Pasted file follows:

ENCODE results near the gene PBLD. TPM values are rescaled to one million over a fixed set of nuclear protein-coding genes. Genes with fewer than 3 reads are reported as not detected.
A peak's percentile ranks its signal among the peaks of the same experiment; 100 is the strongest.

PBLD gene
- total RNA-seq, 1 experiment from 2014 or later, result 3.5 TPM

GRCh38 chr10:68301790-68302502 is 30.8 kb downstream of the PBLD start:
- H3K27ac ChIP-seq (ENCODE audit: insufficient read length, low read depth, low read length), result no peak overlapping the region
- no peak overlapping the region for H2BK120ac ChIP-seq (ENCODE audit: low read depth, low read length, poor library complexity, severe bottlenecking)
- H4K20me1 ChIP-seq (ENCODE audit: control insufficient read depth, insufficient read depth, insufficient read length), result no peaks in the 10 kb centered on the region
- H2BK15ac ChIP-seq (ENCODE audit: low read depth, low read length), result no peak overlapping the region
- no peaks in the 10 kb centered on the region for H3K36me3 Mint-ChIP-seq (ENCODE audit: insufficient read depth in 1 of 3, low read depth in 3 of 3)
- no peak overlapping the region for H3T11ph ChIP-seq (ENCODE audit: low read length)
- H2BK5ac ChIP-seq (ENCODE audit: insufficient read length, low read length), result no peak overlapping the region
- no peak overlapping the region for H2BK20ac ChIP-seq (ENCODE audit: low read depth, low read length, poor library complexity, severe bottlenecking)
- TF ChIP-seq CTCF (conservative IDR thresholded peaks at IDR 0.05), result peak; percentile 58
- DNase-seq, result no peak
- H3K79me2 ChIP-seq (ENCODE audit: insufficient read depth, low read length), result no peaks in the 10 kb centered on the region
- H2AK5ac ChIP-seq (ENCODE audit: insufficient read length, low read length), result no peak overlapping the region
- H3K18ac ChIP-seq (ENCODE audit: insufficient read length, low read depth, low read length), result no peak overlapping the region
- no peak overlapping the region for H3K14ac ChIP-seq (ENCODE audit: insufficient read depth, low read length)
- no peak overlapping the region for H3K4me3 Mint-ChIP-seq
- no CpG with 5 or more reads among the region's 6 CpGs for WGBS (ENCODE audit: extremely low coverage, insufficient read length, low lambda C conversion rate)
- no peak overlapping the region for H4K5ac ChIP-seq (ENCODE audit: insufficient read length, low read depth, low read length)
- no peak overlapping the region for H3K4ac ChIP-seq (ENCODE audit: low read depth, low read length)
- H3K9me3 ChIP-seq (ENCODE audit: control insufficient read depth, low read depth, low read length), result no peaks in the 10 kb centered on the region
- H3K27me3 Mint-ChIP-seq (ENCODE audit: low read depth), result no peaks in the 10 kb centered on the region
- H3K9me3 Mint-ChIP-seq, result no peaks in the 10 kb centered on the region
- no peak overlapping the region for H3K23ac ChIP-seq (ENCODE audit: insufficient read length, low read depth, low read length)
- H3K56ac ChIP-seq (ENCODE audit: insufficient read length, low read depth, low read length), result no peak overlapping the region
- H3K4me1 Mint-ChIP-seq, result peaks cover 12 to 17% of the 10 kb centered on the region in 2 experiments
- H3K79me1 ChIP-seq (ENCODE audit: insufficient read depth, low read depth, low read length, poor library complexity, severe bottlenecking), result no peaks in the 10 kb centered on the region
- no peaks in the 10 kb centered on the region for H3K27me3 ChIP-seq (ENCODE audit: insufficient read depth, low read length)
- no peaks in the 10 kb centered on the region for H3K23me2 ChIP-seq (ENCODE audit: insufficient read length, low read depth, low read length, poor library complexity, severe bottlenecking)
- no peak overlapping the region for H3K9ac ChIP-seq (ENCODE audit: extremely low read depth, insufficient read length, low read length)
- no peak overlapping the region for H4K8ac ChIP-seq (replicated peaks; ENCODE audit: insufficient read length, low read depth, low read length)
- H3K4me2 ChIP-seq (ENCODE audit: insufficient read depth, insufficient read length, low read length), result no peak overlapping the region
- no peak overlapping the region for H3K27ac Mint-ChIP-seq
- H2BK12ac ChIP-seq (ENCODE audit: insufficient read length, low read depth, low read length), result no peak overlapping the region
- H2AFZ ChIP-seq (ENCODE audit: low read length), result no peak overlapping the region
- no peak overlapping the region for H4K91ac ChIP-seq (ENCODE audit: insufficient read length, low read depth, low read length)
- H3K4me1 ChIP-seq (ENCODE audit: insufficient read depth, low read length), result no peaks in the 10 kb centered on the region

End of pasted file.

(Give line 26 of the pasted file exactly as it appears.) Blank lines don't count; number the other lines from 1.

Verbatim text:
- H3K9me3 Mint-ChIP-seq, result no peaks in the 10 kb centered on the region